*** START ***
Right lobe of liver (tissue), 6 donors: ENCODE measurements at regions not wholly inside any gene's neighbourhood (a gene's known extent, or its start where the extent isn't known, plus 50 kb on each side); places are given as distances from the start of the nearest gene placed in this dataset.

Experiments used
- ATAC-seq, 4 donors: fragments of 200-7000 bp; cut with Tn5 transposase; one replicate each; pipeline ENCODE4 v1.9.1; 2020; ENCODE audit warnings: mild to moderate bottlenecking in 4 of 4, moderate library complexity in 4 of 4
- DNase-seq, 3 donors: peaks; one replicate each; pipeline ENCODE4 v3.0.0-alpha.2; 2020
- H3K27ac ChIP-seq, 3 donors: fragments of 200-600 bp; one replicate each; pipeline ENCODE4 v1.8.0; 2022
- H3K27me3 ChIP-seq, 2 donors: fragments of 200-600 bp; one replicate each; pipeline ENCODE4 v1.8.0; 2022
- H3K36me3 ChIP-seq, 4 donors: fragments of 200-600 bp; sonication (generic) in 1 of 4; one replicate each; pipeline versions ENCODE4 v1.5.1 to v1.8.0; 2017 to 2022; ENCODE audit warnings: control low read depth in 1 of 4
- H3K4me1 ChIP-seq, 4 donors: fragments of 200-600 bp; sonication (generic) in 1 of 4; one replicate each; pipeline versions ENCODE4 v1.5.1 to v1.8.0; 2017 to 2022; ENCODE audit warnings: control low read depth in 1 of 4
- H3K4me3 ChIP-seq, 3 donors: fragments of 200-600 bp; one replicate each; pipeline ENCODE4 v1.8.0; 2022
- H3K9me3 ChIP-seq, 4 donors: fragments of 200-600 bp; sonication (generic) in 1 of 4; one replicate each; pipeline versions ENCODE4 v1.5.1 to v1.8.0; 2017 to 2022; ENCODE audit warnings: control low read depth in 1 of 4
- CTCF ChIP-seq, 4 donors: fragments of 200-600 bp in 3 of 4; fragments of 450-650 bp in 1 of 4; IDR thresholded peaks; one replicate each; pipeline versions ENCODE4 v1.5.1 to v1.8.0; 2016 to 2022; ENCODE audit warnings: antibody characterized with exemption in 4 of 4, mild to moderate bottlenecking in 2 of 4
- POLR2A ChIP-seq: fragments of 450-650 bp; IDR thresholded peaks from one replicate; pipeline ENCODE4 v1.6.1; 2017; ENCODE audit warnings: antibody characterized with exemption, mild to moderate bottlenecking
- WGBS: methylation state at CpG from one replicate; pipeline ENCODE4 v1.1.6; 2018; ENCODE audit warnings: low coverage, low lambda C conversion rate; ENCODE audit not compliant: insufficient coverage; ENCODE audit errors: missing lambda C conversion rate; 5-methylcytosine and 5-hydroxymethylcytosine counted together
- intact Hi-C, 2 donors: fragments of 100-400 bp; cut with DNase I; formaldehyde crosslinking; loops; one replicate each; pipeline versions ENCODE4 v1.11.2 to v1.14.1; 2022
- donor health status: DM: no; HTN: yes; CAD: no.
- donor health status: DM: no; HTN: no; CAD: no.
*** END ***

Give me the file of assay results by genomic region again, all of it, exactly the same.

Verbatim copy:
Right lobe of liver (tissue), 6 donors: ENCODE measurements at regions not wholly inside any gene's neighbourhood (a gene's known extent, or its start where the extent isn't known, plus 50 kb on each side); places are given as distances from the start of the nearest gene placed in this dataset.

Experiments used
- ATAC-seq, 4 donors: fragments of 200-7000 bp; cut with Tn5 transposase; one replicate each; pipeline ENCODE4 v1.9.1; 2020; ENCODE audit warnings: mild to moderate bottlenecking in 4 of 4, moderate library complexity in 4 of 4
- DNase-seq, 3 donors: peaks; one replicate each; pipeline ENCODE4 v3.0.0-alpha.2; 2020
- H3K27ac ChIP-seq, 3 donors: fragments of 200-600 bp; one replicate each; pipeline ENCODE4 v1.8.0; 2022
- H3K27me3 ChIP-seq, 2 donors: fragments of 200-600 bp; one replicate each; pipeline ENCODE4 v1.8.0; 2022
- H3K36me3 ChIP-seq, 4 donors: fragments of 200-600 bp; sonication (generic) in 1 of 4; one replicate each; pipeline versions ENCODE4 v1.5.1 to v1.8.0; 2017 to 2022; ENCODE audit warnings: control low read depth in 1 of 4
- H3K4me1 ChIP-seq, 4 donors: fragments of 200-600 bp; sonication (generic) in 1 of 4; one replicate each; pipeline versions ENCODE4 v1.5.1 to v1.8.0; 2017 to 2022; ENCODE audit warnings: control low read depth in 1 of 4
- H3K4me3 ChIP-seq, 3 donors: fragments of 200-600 bp; one replicate each; pipeline ENCODE4 v1.8.0; 2022
- H3K9me3 ChIP-seq, 4 donors: fragments of 200-600 bp; sonication (generic) in 1 of 4; one replicate each; pipeline versions ENCODE4 v1.5.1 to v1.8.0; 2017 to 2022; ENCODE audit warnings: control low read depth in 1 of 4
- CTCF ChIP-seq, 4 donors: fragments of 200-600 bp in 3 of 4; fragments of 450-650 bp in 1 of 4; IDR thresholded peaks; one replicate each; pipeline versions ENCODE4 v1.5.1 to v1.8.0; 2016 to 2022; ENCODE audit warnings: antibody characterized with exemption in 4 of 4, mild to moderate bottlenecking in 2 of 4
- POLR2A ChIP-seq: fragments of 450-650 bp; IDR thresholded peaks from one replicate; pipeline ENCODE4 v1.6.1; 2017; ENCODE audit warnings: antibody characterized with exemption, mild to moderate bottlenecking
- WGBS: methylation state at CpG from one replicate; pipeline ENCODE4 v1.1.6; 2018; ENCODE audit warnings: low coverage, low lambda C conversion rate; ENCODE audit not compliant: insufficient coverage; ENCODE audit errors: missing lambda C conversion rate; 5-methylcytosine and 5-hydroxymethylcytosine counted together
- intact Hi-C, 2 donors: fragments of 100-400 bp; cut with DNase I; formaldehyde crosslinking; loops; one replicate each; pipeline versions ENCODE4 v1.11.2 to v1.14.1; 2022
- donor health status: DM: no; HTN: yes; CAD: no.
- donor health status: DM: no; HTN: no; CAD: no.